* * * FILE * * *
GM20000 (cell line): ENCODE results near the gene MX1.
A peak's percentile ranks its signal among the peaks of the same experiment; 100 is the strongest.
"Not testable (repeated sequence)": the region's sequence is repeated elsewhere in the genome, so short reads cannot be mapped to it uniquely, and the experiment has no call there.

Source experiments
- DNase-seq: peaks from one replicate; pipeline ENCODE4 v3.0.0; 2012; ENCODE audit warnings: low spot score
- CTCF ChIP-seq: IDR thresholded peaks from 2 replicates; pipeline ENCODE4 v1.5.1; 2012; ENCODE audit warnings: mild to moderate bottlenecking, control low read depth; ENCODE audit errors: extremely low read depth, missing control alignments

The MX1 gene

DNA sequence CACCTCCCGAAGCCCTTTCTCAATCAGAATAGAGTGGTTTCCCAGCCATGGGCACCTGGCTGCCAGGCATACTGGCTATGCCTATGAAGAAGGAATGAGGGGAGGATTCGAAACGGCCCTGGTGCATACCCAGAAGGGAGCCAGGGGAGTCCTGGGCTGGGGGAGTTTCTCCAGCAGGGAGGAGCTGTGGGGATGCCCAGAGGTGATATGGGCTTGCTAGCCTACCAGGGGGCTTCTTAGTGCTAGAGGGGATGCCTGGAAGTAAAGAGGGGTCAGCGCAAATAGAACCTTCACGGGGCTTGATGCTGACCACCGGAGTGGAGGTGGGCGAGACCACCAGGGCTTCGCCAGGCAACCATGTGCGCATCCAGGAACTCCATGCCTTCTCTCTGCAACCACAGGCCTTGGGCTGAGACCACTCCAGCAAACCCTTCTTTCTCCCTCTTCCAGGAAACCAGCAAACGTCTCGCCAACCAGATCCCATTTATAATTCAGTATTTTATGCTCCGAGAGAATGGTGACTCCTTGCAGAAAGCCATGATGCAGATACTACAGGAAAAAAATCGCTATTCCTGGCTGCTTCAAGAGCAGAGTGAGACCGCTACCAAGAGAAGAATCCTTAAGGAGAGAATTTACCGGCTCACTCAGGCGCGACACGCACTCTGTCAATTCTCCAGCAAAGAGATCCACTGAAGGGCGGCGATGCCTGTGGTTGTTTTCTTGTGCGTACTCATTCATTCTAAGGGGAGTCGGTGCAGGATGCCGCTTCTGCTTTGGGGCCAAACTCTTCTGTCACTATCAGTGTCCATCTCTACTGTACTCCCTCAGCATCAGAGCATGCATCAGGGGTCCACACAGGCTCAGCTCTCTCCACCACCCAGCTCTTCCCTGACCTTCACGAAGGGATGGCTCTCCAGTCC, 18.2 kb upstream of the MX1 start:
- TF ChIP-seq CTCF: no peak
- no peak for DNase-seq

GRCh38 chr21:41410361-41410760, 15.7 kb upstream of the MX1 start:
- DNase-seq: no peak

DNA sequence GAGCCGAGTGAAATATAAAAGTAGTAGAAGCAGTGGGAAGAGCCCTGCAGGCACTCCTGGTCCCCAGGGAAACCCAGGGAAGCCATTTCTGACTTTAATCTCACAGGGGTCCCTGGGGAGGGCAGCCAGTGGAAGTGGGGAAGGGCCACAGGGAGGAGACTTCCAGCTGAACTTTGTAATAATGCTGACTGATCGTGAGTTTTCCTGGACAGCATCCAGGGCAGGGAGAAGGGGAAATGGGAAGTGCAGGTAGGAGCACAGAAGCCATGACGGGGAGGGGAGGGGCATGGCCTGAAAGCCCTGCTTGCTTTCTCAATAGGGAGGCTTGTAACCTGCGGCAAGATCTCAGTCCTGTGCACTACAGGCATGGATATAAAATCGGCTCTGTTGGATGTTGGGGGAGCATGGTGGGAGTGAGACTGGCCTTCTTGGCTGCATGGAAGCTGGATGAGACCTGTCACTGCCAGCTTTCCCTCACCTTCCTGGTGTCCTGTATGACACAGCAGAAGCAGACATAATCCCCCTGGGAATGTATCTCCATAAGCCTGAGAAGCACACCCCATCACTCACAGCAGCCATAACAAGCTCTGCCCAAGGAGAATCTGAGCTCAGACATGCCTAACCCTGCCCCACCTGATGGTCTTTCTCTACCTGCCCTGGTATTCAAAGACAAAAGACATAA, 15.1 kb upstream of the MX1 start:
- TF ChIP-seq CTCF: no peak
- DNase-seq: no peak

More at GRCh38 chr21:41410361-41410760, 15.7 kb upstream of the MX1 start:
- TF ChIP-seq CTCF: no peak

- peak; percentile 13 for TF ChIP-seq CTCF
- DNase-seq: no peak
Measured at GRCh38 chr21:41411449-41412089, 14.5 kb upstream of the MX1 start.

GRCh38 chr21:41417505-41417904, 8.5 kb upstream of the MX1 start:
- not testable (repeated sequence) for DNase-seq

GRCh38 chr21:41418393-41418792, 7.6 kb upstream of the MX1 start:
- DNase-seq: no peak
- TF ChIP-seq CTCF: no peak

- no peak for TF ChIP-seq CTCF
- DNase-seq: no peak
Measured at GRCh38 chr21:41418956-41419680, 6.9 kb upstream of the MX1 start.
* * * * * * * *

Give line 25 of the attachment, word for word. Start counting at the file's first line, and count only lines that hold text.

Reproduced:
- TF ChIP-seq CTCF: no peak